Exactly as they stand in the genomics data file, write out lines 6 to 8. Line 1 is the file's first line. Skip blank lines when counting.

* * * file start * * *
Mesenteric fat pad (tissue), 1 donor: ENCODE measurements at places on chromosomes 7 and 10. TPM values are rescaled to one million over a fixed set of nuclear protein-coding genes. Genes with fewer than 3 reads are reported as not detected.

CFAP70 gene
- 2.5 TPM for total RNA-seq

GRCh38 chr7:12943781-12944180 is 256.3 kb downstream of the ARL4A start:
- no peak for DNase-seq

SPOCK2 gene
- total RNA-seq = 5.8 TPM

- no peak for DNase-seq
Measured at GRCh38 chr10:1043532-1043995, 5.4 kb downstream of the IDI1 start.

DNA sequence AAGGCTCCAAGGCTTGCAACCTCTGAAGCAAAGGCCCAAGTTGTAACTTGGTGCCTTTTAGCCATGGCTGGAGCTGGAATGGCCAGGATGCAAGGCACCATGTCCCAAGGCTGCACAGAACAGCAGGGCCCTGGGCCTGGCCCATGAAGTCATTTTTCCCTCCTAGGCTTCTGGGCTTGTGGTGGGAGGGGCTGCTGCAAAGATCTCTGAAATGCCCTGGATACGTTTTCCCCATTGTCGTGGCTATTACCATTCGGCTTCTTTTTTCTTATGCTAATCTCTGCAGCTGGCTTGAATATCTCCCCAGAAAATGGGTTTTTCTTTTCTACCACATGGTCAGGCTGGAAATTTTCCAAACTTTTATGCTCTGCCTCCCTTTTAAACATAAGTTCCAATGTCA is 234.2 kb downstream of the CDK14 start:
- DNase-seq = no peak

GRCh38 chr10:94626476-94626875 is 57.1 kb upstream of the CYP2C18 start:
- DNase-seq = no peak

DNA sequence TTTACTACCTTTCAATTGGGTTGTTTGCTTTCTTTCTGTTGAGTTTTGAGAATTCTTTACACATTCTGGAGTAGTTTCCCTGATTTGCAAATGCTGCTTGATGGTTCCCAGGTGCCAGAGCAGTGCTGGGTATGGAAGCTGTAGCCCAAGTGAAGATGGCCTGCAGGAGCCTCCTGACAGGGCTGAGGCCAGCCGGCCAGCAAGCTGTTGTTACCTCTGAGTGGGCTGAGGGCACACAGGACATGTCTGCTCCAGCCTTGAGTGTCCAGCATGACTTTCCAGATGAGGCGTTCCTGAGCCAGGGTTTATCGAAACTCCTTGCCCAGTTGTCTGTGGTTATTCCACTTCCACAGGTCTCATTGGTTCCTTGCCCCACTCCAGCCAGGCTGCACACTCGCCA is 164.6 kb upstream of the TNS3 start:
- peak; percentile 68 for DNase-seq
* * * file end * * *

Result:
SPOCK2 gene
- total RNA-seq = 5.8 TPM

- no peak for DNase-seq